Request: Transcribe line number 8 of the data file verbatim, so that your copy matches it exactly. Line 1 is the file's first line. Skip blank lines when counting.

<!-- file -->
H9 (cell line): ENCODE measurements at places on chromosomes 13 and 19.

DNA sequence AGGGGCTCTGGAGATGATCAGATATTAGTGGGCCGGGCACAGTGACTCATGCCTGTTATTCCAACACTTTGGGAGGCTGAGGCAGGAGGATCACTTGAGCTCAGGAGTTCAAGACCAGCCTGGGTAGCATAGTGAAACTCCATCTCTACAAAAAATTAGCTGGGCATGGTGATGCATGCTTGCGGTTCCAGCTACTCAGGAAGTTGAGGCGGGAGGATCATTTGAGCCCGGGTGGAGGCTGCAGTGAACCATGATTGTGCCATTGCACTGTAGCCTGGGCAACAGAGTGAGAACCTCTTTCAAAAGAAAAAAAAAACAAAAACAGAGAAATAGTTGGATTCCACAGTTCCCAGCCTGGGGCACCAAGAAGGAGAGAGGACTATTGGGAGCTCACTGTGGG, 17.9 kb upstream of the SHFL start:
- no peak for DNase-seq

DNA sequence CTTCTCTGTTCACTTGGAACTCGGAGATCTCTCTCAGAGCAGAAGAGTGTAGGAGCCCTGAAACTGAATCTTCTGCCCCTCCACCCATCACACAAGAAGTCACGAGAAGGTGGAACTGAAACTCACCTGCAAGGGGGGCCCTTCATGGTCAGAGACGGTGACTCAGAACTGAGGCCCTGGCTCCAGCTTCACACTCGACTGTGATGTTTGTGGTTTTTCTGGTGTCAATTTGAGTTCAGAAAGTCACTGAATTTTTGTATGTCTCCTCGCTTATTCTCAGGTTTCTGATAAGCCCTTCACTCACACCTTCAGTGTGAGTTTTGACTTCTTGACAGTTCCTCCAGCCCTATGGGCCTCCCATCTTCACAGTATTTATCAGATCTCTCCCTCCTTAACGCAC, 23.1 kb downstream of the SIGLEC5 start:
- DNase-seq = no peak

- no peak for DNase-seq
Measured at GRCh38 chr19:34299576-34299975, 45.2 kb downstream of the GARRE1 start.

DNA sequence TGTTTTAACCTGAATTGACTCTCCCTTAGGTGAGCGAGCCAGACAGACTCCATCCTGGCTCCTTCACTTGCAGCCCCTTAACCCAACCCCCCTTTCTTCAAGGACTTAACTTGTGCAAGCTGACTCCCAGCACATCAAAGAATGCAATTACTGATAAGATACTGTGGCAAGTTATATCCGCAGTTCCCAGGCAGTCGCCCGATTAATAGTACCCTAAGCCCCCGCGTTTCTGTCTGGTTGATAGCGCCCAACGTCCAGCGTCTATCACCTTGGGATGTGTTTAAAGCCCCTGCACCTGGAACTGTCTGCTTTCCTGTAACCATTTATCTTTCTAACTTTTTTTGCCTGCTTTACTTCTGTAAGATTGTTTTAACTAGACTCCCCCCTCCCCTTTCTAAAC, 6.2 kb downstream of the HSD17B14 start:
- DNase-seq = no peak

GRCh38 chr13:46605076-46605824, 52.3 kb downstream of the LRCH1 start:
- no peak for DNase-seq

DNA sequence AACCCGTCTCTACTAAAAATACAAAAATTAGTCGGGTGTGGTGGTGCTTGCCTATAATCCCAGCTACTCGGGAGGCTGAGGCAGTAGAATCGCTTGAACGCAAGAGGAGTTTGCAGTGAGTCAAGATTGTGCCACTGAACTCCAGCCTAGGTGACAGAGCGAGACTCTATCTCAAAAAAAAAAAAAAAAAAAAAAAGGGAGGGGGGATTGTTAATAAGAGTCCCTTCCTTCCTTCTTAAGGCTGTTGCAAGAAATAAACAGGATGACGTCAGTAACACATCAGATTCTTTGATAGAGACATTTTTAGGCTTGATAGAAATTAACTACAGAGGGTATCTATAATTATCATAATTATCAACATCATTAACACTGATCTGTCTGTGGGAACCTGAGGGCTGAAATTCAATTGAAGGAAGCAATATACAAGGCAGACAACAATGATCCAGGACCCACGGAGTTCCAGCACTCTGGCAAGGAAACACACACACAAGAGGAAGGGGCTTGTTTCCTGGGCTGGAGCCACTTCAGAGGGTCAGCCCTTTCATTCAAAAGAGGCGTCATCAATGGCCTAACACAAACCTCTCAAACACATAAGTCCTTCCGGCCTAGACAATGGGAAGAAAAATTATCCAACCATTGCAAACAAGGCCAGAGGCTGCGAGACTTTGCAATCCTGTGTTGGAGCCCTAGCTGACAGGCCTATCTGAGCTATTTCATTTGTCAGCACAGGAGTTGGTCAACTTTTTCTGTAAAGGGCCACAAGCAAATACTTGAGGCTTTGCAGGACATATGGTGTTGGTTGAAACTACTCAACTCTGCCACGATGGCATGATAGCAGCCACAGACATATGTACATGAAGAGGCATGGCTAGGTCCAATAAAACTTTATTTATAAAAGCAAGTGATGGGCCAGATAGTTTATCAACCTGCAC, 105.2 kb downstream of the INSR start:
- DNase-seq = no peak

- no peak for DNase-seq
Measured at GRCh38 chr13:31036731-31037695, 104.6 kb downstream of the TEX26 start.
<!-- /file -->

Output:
DNA sequence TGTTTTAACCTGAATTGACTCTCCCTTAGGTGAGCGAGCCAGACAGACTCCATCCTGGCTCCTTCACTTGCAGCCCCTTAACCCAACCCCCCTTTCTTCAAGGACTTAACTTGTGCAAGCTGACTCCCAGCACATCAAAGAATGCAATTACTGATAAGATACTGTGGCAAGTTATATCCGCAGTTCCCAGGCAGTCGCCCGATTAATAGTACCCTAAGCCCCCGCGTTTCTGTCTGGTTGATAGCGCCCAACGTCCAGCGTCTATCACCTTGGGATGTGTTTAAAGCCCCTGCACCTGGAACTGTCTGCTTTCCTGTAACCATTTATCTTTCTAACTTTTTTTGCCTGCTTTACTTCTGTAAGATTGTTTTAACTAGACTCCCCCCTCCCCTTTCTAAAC, 6.2 kb downstream of the HSD17B14 start: